trials by fire
Originally, the pottery could not have been discovered without the probably fortuitous contact with fire. The exact way in which our species came to unveil this primitive process of suggestive alchemy will always remain a mystery. However, we can play to imagine what it was like one of the many times it happened.
Perhaps the clay doll that entertained a creature tens of thousands of years ago ended up being thrown into the bonfire by some adult. It is possible that with a material within his humble and childish reach, such as clay, he shaped the same figures that his most powerful and sophisticated elders already carved in the ivory of the giant and dangerous mammoths or in the hard rocks and woods. more precious, with a strength and tools that she did not have. The sadness and longing of that imaginative creature when seeing her friend burn, would invite her to look for her remains the next day, after such an unjust condemnation to the flames. But what would be her surprise and joy when contemplating that, far from having finished with her —as the lights usually do with what she feeds them—, she had resisted and now she looked stronger than ever. This kind of witchcraft would amaze the girl, who would keep the secret of the baked earth —terracotta— to protect her beloved playmate. And perhaps when she grew up, it was she who would be in charge of making other dolls for the smallest of the tribe, with which to entertain them and make them aware of the world around them: populated by bears, foxes, owls and other animals, including humans themselves. , in its female sex.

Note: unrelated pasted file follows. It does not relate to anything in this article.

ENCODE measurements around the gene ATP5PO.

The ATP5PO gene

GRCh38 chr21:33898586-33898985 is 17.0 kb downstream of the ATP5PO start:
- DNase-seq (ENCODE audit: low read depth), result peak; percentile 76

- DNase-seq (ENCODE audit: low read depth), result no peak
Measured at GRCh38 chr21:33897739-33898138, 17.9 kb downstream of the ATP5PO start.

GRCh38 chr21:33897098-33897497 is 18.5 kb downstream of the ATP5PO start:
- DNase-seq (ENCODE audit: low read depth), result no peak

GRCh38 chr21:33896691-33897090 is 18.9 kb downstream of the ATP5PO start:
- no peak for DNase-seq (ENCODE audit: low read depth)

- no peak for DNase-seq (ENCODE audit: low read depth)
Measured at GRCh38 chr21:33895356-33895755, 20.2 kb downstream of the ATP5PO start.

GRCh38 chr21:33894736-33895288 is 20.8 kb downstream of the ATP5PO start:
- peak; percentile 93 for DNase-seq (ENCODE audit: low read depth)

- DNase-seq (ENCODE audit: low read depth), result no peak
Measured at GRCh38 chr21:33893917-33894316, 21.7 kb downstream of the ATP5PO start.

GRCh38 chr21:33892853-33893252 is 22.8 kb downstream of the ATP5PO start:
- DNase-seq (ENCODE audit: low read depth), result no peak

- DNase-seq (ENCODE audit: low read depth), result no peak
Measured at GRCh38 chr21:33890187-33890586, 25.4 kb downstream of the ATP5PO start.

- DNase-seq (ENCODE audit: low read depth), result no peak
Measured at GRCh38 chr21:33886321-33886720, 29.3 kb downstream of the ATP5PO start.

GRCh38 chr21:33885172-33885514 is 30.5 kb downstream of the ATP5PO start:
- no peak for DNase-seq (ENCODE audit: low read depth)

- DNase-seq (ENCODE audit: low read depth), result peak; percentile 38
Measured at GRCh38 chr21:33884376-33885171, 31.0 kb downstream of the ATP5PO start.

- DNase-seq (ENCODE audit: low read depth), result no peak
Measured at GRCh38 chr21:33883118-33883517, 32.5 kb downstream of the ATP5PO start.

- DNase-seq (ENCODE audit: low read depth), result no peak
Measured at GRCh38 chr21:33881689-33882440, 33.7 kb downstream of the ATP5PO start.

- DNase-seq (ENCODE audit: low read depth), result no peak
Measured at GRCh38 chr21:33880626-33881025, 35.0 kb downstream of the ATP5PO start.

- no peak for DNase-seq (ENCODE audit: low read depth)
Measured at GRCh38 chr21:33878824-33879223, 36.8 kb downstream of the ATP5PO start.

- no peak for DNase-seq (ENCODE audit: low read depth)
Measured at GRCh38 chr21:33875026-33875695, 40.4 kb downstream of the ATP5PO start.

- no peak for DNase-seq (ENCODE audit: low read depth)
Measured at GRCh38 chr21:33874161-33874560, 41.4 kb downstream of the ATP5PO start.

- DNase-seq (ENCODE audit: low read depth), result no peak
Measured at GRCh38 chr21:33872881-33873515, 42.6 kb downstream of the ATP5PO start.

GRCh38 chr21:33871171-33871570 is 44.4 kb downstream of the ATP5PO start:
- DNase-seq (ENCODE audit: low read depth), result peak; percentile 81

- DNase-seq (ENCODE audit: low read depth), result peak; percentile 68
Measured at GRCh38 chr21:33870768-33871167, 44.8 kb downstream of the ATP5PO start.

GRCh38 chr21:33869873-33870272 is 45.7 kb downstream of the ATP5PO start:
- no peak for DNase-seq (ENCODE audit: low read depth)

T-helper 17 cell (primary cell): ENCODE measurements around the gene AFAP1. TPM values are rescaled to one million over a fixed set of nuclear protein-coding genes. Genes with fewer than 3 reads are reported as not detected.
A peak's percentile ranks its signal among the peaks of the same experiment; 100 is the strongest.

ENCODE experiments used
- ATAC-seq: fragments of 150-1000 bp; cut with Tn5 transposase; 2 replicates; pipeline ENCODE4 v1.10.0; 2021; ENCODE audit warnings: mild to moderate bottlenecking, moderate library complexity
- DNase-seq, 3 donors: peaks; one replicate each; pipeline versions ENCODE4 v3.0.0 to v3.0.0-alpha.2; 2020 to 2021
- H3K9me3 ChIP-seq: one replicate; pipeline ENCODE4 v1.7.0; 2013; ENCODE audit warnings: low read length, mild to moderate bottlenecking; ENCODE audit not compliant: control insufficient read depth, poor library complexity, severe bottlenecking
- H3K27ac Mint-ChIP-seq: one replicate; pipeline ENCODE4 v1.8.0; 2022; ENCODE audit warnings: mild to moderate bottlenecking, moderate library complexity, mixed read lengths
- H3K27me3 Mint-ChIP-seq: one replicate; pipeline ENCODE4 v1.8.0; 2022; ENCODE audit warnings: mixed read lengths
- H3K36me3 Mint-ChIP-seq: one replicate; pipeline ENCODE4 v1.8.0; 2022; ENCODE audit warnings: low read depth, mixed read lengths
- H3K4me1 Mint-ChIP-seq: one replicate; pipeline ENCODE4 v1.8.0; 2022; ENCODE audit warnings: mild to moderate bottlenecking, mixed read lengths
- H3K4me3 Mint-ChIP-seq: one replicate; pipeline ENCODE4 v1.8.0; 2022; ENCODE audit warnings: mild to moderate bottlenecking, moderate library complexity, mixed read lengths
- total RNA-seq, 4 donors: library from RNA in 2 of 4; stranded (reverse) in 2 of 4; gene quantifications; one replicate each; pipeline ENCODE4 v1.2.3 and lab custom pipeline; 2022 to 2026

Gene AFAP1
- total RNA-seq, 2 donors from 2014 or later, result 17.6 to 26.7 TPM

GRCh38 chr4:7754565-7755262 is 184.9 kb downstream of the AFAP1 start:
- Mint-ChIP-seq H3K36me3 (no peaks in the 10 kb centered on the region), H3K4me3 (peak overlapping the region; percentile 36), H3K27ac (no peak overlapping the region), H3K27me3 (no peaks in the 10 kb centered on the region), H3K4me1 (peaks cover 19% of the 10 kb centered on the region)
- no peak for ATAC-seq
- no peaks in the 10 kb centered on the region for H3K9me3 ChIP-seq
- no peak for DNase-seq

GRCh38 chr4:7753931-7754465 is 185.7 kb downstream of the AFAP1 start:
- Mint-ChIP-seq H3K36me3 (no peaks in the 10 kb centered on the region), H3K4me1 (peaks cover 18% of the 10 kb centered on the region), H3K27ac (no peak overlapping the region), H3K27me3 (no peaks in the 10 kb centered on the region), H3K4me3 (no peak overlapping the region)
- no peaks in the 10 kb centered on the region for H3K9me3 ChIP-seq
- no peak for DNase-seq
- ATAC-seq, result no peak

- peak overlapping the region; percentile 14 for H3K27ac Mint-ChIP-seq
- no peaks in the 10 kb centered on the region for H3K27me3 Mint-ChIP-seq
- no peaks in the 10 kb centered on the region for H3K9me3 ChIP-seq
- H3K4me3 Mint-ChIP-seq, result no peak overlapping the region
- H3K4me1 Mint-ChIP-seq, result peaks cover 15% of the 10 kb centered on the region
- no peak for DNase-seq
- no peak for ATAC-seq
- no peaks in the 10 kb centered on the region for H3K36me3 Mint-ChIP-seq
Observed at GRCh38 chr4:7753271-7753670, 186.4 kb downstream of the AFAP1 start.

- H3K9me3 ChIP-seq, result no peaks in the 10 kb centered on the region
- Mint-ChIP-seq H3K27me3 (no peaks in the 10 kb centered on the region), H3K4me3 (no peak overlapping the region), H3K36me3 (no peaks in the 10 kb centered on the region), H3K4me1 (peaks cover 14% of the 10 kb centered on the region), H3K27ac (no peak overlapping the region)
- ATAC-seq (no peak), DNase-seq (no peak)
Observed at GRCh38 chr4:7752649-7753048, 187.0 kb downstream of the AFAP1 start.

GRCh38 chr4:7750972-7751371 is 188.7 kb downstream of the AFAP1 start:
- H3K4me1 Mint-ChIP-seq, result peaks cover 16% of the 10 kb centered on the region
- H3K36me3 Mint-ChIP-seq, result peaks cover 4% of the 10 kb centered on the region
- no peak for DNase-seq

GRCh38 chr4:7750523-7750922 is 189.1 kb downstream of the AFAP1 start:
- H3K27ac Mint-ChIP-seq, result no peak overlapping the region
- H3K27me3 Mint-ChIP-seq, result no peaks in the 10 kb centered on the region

That first time that the clay passed its particular test by fire, personified in what is now called Venus by our divinizing mania, would only be the beginning of an indeterminate succession of all kinds of objects. A sequence that will only stop counting if this creature that makes them does not overcome its particular ordeal: finding its own sustainability.